CD Reviews


tom brosseau

It’s been an exceptionally nasty winter for our brothers and sisters out in the Heartland. On the positive side, this means more meditative walks in the snow or quality time in front of warm fireplace. The long Midwestern winters have allowed unique personalities to develop: there’s the re-inventor (Robert Zimmerman of Hibbing, Minnesota! Meet Dylan Thomas…); the droll humorists (Garrison Keillor of Anoka, Minnesota; David Letterman of Indianapolis); and the earthy poet (Carl Sandburg of Galesburg, Illinois). Songwriter Tom Brosseau is quintessentially Midwestern, hailing from Grand Forks where he attended the University of North Dakota. He later migrated to Southern California, his penchant for observation still intact. Public transportation in Los Angeles is currently his favorite “learning tool,” a habit he revealed in a recent press release. “I take the city bus, which is an experience that has plugged me back into humanity. The faces, languages, the dress – daily I am part of the mix of what is the real face of this town, and though learning the schedules has been challenging, and the temperament of some of my fellow commuters eye-opening, it feels good to be in the same boat as everyone else. People come to Los Angeles because like Frank Lloyd Wright said, it’s where everything loose collects, and though I am nothing more than another pebble I am the number one observer of this place.”

The major newspaper of the metropolis returned the favor, giving Brosseau a nice feature spread in the L.A. Times for the release of his seventh CD, Grass Punks. The album was recorded at the home of Sean Watkins (Nickel Creek), adjacent to the 101 freeway in Los Angeles. Brosseau’s vocals still retain a boyish charm that one suspects will not change greatly two decades from now. Only until very recently (where he now sings very much like a guy in his 70s), Paul McCartney was able to successfully elude Father Time for years. Why not Tom?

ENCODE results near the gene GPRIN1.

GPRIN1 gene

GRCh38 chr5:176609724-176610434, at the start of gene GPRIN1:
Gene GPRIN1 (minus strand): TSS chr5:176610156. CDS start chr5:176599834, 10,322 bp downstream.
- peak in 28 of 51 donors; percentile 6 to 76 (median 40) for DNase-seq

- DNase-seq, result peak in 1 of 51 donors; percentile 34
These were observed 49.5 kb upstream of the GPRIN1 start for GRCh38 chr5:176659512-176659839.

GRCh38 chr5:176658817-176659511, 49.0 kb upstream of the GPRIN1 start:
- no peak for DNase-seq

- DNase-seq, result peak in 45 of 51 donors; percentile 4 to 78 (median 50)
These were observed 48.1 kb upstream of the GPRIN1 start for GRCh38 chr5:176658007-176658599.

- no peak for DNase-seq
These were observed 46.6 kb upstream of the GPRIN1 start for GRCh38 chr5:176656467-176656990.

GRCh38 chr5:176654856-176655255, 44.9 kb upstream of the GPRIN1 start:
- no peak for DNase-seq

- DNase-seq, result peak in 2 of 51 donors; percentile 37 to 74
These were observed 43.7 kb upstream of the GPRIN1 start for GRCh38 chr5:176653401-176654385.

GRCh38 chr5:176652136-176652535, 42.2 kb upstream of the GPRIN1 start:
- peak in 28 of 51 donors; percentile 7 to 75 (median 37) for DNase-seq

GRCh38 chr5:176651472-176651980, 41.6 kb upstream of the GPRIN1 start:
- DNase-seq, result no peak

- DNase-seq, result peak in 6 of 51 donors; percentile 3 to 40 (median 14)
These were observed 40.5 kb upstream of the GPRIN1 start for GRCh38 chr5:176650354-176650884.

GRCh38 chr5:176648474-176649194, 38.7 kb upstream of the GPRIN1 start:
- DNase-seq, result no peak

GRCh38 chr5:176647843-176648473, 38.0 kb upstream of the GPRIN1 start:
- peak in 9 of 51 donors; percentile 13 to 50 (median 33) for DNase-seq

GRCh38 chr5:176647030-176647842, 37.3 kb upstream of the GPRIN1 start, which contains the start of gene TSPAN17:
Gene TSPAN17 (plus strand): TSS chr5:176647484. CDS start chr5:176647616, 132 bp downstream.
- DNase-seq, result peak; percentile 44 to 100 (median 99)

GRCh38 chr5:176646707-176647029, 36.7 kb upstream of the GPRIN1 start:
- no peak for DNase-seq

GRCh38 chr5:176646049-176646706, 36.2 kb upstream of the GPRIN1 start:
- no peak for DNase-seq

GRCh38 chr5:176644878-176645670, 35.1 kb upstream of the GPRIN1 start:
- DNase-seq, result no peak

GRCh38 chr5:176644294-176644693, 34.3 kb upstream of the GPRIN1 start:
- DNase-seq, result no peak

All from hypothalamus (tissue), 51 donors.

“Cradle Your Device” the opening track on Grass Punks, is generating a buzz among bloggers and radio programmers. It’s about how technology (in this case, iPhones) have wreaked havoc with the (um) more intimate aspects of a relationship. But the song that will resonate with many Troubadour readers is “Gregory Page of San Diego,” a wine glass half-filled commentary on Page, a San Diego-based songwriter who has collaborated and mentored with Brosseau. It’s a reminder that Page (and so many other talented local artists) annually grapple over the decision to remain in this city when other larger, more lucrative markets exist elsewhere. “I’m calling out to the universe, from Adams Avenue,” sings Brosseau, “saying if you want me I’ll be right here waiting for you.”

My favorite lyrics on Grass Punks appear in the song “Today is a Bright New Day.” “The Drayton, North Dakota Dairy Queen should be packed this time of year/I’m wondering where everybody went.” It occurred to me it has been eons since I’ve had a chocolate dipped cone from that venerable fast-food institution. Until then, Grass Punks provides plenty of ear candy.

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